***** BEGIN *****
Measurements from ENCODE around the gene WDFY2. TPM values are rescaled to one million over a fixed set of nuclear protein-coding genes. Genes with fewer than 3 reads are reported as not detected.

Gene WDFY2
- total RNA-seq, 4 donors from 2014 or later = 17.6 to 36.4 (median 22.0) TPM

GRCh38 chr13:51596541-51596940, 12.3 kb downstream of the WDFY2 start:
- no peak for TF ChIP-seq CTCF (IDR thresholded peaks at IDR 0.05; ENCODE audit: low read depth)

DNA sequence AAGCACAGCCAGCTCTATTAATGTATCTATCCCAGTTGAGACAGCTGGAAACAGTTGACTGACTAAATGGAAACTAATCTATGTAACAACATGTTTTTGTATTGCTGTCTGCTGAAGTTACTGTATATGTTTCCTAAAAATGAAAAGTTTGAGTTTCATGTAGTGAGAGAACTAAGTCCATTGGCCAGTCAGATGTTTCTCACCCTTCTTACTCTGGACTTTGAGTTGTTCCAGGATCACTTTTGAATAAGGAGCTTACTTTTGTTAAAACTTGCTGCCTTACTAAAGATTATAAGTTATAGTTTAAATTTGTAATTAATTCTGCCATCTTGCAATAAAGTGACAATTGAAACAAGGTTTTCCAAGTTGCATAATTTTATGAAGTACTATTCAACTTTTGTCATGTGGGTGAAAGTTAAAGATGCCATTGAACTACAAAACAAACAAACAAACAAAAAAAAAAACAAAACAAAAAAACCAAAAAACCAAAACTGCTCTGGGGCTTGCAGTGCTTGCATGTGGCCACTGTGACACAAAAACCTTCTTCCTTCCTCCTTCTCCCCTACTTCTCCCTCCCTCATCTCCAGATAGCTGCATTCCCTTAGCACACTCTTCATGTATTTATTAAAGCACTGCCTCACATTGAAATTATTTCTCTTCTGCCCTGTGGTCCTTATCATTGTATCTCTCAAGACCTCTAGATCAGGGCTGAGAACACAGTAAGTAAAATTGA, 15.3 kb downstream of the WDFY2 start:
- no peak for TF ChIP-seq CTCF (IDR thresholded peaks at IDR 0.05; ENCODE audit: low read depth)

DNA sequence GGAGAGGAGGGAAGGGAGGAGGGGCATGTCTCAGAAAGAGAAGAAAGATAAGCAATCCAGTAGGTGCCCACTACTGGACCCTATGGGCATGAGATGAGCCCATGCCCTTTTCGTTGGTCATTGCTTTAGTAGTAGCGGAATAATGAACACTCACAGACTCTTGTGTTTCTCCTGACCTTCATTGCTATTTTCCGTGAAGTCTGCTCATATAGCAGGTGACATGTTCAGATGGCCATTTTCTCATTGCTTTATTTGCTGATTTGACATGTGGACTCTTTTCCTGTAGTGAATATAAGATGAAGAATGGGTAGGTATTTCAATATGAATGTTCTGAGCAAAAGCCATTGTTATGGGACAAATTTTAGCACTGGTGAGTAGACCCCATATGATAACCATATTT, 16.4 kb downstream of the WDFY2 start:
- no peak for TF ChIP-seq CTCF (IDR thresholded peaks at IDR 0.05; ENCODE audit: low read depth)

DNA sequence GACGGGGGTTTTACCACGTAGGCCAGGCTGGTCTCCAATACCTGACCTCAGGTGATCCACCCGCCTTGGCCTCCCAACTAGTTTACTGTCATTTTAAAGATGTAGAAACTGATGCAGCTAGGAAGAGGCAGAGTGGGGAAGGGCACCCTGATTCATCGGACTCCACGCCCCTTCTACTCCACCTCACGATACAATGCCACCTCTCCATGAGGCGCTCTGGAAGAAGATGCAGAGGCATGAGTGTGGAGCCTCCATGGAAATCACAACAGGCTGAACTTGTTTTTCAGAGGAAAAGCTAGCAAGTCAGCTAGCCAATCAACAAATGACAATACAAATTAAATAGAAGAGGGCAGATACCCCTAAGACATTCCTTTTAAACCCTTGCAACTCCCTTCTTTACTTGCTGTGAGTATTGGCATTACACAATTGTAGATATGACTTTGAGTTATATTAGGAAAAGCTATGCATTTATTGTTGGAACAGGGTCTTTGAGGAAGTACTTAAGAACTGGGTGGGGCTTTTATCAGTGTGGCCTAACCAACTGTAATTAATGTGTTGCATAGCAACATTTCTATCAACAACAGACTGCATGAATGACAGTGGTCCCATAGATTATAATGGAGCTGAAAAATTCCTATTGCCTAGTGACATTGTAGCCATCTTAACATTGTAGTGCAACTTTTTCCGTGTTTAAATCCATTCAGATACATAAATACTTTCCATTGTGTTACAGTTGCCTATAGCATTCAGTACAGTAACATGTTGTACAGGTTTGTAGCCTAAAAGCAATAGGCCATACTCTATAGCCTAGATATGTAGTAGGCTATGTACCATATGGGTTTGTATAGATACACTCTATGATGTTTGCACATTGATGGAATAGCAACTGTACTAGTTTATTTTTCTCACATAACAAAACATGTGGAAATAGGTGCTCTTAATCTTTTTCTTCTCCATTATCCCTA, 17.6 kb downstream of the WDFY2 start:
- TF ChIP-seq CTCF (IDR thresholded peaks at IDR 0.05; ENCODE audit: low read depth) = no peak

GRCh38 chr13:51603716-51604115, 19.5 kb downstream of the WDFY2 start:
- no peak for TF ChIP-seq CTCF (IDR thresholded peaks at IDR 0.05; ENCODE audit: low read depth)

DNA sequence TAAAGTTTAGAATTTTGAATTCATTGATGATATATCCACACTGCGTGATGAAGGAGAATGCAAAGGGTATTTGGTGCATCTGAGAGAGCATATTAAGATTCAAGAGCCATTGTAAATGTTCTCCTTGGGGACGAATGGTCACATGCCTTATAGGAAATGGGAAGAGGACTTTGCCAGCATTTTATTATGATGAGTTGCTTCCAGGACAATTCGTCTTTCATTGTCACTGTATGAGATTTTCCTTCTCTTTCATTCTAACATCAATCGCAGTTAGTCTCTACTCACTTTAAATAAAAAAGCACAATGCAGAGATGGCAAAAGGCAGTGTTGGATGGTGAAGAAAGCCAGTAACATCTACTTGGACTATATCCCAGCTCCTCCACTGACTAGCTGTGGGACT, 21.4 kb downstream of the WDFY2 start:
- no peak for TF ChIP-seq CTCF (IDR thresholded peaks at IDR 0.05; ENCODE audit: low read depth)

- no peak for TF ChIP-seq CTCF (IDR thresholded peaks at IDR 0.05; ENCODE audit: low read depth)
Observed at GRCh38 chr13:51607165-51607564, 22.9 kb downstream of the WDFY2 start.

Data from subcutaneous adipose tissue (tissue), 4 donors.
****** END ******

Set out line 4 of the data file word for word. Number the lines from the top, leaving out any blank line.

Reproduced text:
GRCh38 chr13:51596541-51596940, 12.3 kb downstream of the WDFY2 start: